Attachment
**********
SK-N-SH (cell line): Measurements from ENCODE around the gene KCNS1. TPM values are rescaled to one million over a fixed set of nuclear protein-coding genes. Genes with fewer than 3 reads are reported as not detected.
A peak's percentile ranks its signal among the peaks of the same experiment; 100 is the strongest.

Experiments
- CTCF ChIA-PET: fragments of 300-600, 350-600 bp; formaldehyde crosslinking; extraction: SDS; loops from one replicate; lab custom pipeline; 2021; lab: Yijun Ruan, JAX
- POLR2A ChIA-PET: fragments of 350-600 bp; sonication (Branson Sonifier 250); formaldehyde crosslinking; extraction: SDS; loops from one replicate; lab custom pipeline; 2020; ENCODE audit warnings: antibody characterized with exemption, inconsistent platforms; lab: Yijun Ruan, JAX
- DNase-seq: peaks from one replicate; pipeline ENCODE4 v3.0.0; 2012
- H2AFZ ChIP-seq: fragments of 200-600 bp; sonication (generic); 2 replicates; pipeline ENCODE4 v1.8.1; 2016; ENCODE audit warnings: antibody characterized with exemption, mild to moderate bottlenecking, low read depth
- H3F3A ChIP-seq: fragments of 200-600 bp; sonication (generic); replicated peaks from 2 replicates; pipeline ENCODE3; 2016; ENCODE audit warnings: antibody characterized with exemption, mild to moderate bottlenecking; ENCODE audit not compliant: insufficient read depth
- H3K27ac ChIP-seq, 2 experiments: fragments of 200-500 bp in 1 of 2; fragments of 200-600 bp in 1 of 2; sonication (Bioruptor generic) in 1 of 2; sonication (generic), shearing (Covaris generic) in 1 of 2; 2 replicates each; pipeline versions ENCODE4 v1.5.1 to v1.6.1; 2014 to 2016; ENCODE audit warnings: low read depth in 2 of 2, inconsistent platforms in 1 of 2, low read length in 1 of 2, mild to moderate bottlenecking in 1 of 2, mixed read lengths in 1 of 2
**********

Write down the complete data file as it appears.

SK-N-SH (cell line): Measurements from ENCODE around the gene KCNS1. TPM values are rescaled to one million over a fixed set of nuclear protein-coding genes. Genes with fewer than 3 reads are reported as not detected.
A peak's percentile ranks its signal among the peaks of the same experiment; 100 is the strongest.

Experiments
- CTCF ChIA-PET: fragments of 300-600, 350-600 bp; formaldehyde crosslinking; extraction: SDS; loops from one replicate; lab custom pipeline; 2021; lab: Yijun Ruan, JAX
- POLR2A ChIA-PET: fragments of 350-600 bp; sonication (Branson Sonifier 250); formaldehyde crosslinking; extraction: SDS; loops from one replicate; lab custom pipeline; 2020; ENCODE audit warnings: antibody characterized with exemption, inconsistent platforms; lab: Yijun Ruan, JAX
- DNase-seq: peaks from one replicate; pipeline ENCODE4 v3.0.0; 2012
- H2AFZ ChIP-seq: fragments of 200-600 bp; sonication (generic); 2 replicates; pipeline ENCODE4 v1.8.1; 2016; ENCODE audit warnings: antibody characterized with exemption, mild to moderate bottlenecking, low read depth
- H3F3A ChIP-seq: fragments of 200-600 bp; sonication (generic); replicated peaks from 2 replicates; pipeline ENCODE3; 2016; ENCODE audit warnings: antibody characterized with exemption, mild to moderate bottlenecking; ENCODE audit not compliant: insufficient read depth
- H3K27ac ChIP-seq, 2 experiments: fragments of 200-500 bp in 1 of 2; fragments of 200-600 bp in 1 of 2; sonication (Bioruptor generic) in 1 of 2; sonication (generic), shearing (Covaris generic) in 1 of 2; 2 replicates each; pipeline versions ENCODE4 v1.5.1 to v1.6.1; 2014 to 2016; ENCODE audit warnings: low read depth in 2 of 2, inconsistent platforms in 1 of 2, low read length in 1 of 2, mild to moderate bottlenecking in 1 of 2, mixed read lengths in 1 of 2